MANAGE.TXT Driver File Contents (DE_LAN.EXE)
Driver Package File Name: DE_LAN.EXE
Special Notes for Management Adapters
Intel PRO/100+ Management Adapter Feature Notes
Note: the information in this file applies to Intel management adapters
only. Standard, non-management adapters do not have a 3-pin auxiliary
1. Wake on LAN*
Settings in Windows* 98
Settings in the computer's BIOS
Troubleshooting Wake on LAN
2. Intel(R) PRO/100+ Boot Agent
Troubleshooting Boot Agent
Wake on LAN
The Wake on LAN (WOL) feature of the PRO/100+ Management adapter allows
a WOL-enabled computer to be powered-on remotely by a network
management program. In some operating systems, it can also wake the
computer from suspend mode. This is accomplished by sending a special
type of data packet containing the adapter's specific Ethernet address.
The PRO/100+ Management adapter is supplied with a small cable with a
3-pin connector at each end. Some WOL-enabled computers require
this cable for the WOL function. In these computers, one end of
the cable is attached to the adapter and the other end is attached to
the 3-pin WOL connector on the WOL-enabled computer. When the computer
is powered off, the adapter continues to operate by using +5 volt
standby power through the 3-pin cable in the computer.
In WOL-enabled computers that do not require the 3-pin cable, the
adapter operates from 3.3 volt standby power supplied through the PCI
bus. When the computer is powered off, the adapter continues to operate
by using 3.3 volt standby power through the PCI bus.
As long as AC power is available to the power supply, the adapter will
draw standby power when the machine is powered off, allowing it to
"listen" to the network for a wake up packet.
NOTE: Early versions of the Management adapter are +5 volt only. These
models must have the 3-pin cable attached for the WOL function to work.
These adapters can be identified by the fact that they are equipped with
3 LEDs on the adapter bracket, whereas the PCI 2.2 compliant models have
2 LEDs on the adapter bracket. These older, +5 volt model adapters are
not compliant to the PCI 2.2 specification and will not fit in a 3-volt
only PCI slot.
Only a computer designed for Wake on LAN can use the Wake on LAN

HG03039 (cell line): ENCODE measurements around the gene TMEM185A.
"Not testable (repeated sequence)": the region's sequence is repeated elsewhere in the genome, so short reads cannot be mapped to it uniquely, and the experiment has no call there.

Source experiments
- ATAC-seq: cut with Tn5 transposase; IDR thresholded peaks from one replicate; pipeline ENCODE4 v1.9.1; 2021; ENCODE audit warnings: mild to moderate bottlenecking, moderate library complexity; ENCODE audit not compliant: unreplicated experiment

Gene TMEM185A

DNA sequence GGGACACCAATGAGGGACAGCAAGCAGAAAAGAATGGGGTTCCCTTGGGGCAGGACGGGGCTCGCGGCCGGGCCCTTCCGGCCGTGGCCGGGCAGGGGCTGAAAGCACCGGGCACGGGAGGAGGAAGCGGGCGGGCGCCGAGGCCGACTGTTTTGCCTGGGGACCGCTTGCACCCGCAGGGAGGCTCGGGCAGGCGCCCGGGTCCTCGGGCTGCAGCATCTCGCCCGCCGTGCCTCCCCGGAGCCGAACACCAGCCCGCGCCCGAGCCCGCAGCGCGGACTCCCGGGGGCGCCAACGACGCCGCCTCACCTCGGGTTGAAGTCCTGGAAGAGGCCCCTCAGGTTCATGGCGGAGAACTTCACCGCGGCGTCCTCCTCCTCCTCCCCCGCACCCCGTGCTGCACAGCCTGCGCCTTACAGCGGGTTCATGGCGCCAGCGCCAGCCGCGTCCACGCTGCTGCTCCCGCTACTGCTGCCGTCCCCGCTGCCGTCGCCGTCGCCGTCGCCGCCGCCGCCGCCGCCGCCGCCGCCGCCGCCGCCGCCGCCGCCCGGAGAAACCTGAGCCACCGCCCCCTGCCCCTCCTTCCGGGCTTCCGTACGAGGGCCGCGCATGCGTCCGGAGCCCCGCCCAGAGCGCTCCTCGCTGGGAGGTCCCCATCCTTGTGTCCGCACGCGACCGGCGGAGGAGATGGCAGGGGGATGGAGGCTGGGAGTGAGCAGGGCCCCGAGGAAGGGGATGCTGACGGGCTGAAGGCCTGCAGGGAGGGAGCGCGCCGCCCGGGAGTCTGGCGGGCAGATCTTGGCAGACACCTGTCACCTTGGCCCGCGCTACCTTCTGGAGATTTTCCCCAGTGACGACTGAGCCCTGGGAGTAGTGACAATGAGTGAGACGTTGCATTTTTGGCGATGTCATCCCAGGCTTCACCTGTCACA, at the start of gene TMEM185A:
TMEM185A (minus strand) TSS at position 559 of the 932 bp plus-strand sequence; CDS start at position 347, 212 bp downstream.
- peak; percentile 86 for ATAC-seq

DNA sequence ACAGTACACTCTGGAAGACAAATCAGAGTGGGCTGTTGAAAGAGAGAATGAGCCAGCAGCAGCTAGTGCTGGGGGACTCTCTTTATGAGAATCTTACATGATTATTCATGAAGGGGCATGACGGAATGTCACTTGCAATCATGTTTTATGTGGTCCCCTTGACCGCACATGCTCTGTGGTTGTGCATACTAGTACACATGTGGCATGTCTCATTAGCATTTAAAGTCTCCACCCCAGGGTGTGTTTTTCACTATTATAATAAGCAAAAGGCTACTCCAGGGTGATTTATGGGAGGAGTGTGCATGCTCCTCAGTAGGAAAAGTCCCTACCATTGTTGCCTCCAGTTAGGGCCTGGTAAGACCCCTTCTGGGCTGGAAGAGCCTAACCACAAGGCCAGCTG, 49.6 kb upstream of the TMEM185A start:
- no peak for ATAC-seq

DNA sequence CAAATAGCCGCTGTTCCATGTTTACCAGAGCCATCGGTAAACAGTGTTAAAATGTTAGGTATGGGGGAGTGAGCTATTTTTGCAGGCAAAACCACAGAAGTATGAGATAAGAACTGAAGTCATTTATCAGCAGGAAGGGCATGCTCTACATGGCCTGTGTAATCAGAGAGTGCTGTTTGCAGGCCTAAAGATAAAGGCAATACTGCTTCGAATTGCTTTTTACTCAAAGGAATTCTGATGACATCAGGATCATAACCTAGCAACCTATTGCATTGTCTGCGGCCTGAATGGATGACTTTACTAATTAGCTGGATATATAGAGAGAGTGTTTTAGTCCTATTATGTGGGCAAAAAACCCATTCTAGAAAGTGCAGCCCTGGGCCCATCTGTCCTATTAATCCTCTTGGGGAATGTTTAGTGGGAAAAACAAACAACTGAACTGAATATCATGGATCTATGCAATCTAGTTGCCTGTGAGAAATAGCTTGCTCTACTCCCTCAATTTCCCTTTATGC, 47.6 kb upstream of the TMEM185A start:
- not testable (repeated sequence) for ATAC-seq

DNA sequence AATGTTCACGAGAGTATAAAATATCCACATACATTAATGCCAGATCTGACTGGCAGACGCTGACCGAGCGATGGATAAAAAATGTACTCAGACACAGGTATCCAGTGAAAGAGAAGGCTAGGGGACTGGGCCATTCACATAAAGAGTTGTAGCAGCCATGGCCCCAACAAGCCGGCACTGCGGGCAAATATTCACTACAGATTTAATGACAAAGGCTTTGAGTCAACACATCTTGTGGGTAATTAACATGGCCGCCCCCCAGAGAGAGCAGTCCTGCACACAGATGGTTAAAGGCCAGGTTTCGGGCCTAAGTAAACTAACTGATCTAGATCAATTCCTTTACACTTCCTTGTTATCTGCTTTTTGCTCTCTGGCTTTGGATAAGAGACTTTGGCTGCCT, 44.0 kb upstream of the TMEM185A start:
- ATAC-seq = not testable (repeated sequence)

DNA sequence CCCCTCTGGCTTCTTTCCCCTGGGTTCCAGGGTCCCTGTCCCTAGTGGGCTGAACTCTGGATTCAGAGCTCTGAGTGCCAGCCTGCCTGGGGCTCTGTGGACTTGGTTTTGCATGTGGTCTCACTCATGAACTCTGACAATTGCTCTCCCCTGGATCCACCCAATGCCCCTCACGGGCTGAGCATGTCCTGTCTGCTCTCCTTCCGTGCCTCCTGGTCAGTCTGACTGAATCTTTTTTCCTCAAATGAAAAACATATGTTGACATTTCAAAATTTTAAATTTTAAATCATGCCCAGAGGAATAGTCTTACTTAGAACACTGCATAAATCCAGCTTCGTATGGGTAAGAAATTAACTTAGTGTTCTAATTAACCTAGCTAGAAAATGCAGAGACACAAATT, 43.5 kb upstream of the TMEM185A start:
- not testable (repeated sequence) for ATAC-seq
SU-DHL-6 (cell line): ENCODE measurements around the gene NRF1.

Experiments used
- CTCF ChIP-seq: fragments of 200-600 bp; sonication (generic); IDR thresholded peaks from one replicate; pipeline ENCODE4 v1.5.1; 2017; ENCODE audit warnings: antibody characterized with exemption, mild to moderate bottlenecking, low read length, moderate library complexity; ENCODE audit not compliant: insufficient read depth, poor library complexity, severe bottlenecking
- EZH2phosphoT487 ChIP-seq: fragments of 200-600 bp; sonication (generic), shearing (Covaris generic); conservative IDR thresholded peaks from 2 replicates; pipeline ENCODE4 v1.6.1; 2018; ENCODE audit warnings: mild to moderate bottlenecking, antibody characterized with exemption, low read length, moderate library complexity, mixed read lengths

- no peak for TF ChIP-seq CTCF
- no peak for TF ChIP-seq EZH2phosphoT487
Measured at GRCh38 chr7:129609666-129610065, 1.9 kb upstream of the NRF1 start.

function. If your computer uses a 3-pin connector for Wake on LAN, make
sure the connector matches the 3-pin cable supplied with the PRO/100+
Management adapter. If the computer has a Wake on LAN connector that does
not fit the 3-pin cable, do not attempt to use it with this adapter.
If your computer requires the 3-pin cable, then the +5 volt standby power
supply must be capable of supplying at least 0.2 amps at +5 volts for each
PRO/100+ Management adapter installed. This value is usually listed on the
power supply label as +5SB, +5VSB or +5AUX.
If your WOL-enabled computer is compliant to PCI specification 2.2,
then it does not require the 3-pin cable for Wake on LAN. In these
computers, the 3.3 volt standby supply must be capable of supplying at
least 0.2 amps for each PRO/100+ Management adapter installed. You may
need to contact your computer manufacturer to verify the standby current
WOL Settings in Microsoft Windows* 98
If the PRO/100+ Management adapter is installed in Microsoft Windows 98,
you will have an additional setting in the adapter properties that is
not available for other types of PRO/100+ adapters. This setting is
titled "ACPI Wake On LAN" and by default is set to "Enabled". You may
need to change this setting to "Disabled" if you are using the PRO/100+
Management adapter in a Wake on LAN enabled computer that is not ACPI
compliant. Check your computer owner's manual or contact your computer
vendor to determine if your computer is ACPI compliant.
Settings in the computer's BIOS
Many Wake on LAN enabled computers have settings similar to the
On Modem Ring Stay Off
On LAN Power-on
On PME Stay Off
The setting "On LAN" refers to wake-up events received through the 3-pin
WOL connector. The setting "On PME" refers to wake-up events received
through a signal on the PCI bus defined as "Power Management Event". The
PRO/100+ Management adapter is capable of using either of these methods.
Which settings to use will vary with the computer and operating system.
The following are suggestions only.
In computers running Windows 98, set the "On LAN" BIOS setting to
"Stay off" and the "On PME" BIOS setting to "Power-on". In other
operating systems set the BIOS setting "On LAN" to "Power-on" and the
BIOS setting "On PME" to "Stay Off".
B. If these settings do not work for you, try reversing them, or set
both to "Power-on".
Troubleshooting Wake on LAN
Note: The reception of a wake up packet will set the adapter to a
special state. This condition must be reset before the adapter will
accept another wake up packet and power-on the computer. The drivers for
this adapter are written to reset this condition when they load. The
only other way of resetting this condition is removing AC power from the
computer for a short duration (~10 seconds). Once you have sent the
computer a wake up packet and powered-on the computer, you must let a
driver load or it will no longer accept any wake up packets. If this
happens, you can remove the AC power cord for 10-15 seconds or load an
adapter driver to reset the adapter and restore normal operation.